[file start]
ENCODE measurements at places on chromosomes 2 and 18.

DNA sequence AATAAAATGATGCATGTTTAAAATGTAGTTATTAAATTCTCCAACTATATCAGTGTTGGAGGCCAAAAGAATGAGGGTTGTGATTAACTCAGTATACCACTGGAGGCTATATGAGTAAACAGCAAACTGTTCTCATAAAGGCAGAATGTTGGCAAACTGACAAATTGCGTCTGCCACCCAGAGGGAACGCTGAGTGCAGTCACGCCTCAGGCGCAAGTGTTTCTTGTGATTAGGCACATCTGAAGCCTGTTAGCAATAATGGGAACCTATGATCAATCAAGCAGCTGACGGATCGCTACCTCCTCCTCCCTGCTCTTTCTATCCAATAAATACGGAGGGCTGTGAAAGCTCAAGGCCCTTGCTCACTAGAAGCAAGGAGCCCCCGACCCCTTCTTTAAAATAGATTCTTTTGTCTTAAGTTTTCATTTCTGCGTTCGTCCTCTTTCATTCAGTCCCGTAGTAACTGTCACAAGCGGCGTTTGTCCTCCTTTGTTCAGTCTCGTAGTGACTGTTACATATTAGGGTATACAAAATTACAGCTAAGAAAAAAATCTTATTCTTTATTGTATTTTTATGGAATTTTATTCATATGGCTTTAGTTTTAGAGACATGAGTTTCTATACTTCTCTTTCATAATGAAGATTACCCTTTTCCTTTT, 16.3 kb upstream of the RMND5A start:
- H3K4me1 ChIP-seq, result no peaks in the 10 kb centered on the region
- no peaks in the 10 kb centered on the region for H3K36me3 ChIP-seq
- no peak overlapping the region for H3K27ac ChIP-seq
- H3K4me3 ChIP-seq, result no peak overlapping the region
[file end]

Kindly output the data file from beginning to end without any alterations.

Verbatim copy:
ENCODE measurements at places on chromosomes 2 and 18.

DNA sequence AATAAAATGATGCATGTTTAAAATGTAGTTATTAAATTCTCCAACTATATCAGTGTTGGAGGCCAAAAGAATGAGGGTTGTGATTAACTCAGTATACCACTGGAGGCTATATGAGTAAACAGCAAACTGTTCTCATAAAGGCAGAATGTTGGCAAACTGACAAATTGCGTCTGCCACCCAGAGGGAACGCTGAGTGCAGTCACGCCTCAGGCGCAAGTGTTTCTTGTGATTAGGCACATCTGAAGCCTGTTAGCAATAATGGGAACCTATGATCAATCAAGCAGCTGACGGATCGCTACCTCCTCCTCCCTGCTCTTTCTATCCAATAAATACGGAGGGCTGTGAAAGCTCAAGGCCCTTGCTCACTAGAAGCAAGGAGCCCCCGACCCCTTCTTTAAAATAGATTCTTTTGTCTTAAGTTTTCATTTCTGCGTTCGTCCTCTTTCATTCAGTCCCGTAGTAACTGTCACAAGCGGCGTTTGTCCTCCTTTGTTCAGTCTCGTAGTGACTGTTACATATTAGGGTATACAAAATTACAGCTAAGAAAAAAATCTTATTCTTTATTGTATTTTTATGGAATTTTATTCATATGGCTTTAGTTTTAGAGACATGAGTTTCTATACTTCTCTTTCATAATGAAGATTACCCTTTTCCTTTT, 16.3 kb upstream of the RMND5A start:
- H3K4me1 ChIP-seq, result no peaks in the 10 kb centered on the region
- no peaks in the 10 kb centered on the region for H3K36me3 ChIP-seq
- no peak overlapping the region for H3K27ac ChIP-seq
- H3K4me3 ChIP-seq, result no peak overlapping the region